A simple search on Google about hitcounters would lead you to literally hundreds of different sites which offer pretty looking widgets which display a counter in your site. The question is do you think that the number really means anything to you?
What are hitcounters?
Hitcounters are simple scripts solely created for measuring one thing only. The number of hits you are getting on the site. They are included in the HTML script so that when your site loads, the hitcounter records this as an increment to the total hits on your website. Yes, if you are interested in web analytics, hitcounters are a cumulative measure of pageviews. Thats it.
There used to be a time when web analytics was based purely on parsing server log files and crunching them into numbers. During this time having a hitcounter had a great value (since you would not be required to do the heavy lifting of understanding which page had which files and then parsing the server log). This is the era when these hitcounters really flourished … in fact in the pre Google Analytics days even I had tried a couple of these hitcounters. That’s around a decade back and things have changed.
So what has changed about hitcounters?
With the onset of free web analytics programs such as Google Analytics, Clicky, Mixpanel, you can measure far many things than a simple pageviews metric. In fact the pageviews metric these days is almost meaningless. Hitcounters these days serve only as a source of eye candy on the site … an eye candy which is a sidebar/footer widget at the best or an eyesore at the worst.
There is yet a diminishing population of website owners who still brag about this metric and hence go ahead to put this script on their HTML.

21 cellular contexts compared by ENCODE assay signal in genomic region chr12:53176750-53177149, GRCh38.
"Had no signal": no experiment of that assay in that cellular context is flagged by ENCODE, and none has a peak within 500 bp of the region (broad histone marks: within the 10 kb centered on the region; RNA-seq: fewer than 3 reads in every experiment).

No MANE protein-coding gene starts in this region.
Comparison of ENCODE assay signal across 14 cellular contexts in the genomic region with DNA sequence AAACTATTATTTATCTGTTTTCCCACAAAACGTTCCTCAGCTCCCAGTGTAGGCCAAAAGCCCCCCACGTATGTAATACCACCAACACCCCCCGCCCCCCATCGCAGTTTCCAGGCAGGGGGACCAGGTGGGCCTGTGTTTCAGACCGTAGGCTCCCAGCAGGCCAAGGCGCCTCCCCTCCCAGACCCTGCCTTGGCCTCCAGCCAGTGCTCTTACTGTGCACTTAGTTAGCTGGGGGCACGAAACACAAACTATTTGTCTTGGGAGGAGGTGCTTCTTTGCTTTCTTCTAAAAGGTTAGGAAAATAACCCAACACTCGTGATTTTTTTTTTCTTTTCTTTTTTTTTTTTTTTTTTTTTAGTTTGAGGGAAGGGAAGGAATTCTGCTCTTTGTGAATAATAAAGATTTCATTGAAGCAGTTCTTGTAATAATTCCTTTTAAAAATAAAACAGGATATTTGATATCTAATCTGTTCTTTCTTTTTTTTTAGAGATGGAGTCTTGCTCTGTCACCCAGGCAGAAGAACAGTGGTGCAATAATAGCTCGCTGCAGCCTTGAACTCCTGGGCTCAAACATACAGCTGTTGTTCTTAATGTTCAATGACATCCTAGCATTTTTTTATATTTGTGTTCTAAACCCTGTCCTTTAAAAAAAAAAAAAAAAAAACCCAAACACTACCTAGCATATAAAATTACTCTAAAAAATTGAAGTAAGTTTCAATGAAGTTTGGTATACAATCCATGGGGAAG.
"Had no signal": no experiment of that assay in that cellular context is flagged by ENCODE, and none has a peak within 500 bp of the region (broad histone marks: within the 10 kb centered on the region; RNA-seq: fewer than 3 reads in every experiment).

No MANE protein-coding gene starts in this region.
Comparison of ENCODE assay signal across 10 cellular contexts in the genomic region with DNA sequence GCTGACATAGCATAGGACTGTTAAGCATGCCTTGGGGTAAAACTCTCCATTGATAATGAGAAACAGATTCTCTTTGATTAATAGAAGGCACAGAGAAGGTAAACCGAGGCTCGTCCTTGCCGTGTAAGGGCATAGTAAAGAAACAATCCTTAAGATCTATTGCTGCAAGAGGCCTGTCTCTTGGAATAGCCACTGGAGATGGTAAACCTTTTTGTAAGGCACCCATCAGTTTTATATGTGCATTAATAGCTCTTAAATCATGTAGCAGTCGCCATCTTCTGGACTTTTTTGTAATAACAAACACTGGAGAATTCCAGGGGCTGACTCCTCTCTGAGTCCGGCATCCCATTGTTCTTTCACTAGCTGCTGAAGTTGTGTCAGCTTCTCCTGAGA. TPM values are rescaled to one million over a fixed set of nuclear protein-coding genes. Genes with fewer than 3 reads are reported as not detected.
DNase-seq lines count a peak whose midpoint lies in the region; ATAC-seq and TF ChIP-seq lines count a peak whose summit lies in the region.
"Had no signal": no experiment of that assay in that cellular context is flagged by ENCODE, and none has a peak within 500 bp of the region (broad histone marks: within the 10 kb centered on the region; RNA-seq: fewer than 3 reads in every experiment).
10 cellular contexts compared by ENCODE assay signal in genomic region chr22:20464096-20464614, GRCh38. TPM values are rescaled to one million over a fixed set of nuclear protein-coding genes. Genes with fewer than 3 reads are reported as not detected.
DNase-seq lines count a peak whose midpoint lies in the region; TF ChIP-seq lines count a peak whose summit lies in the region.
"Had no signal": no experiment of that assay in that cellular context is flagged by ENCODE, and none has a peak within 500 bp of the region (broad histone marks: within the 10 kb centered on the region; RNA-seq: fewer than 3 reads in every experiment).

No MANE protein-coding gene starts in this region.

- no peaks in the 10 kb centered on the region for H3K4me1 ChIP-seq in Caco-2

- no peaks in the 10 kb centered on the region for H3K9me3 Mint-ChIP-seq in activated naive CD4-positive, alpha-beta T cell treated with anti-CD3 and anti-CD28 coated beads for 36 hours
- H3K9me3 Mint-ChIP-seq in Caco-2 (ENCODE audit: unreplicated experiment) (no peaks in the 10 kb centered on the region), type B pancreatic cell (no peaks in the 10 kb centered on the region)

Why do I have against hitcounters?
I do not have any personal vendetta against any hitcounter script. However, think about it … you are adding a script to your page … this impacts your page loading speed. If this is scripted correctly, then hopefully it will not add to your web page loading speeds … if this some random script you have found on the internet, then it might as well be a backdoor for a malware.
A cumulative number is just one data point, instead if you tracked how this is growing, then you could eek out some insights from this number. What about tracking how a user is visiting your site across multiple visits? Naah … this functionality is simply not there in hitcounters! What about e-commerce tracking? Well … not there either. As I said before, it only counts pageviews and shows it in a styled manner. That’s it.
In short, at best it increases your web page loading times. Is that silly looking counter then really worth the cost you are incurring?
My answer is a resounding NO.
I have a hitcounter on my site!
Well there are two approaches you can take. The first is to discount what I have said in my post and go ahead on that dark road.
If you go down that road, forget you ever read this post and live happily in the land where everyone counts the hits on their websites.
The best part about a cumulative metric is that it will never dip!
The other road from here is the road towards enlightenment, towards data and correct measurements. Towards Google Analytics and other tools which will help you measure each and every aspect of your site’s visitors. Here’s what you need to do to take this path –
- Remove that hitcounter widget from your site
- Register for a Google Account and go to the Google Analytics site
- Register your site on GA
- Include this code in your site’s template
- Start measuring!
In this journey you will come across many hurdles and questions, however on this road you will find other travellers who will have mastered those hurdles and they will be more than happy to help. Have fun and enjoy developing a richer understanding of web analytics!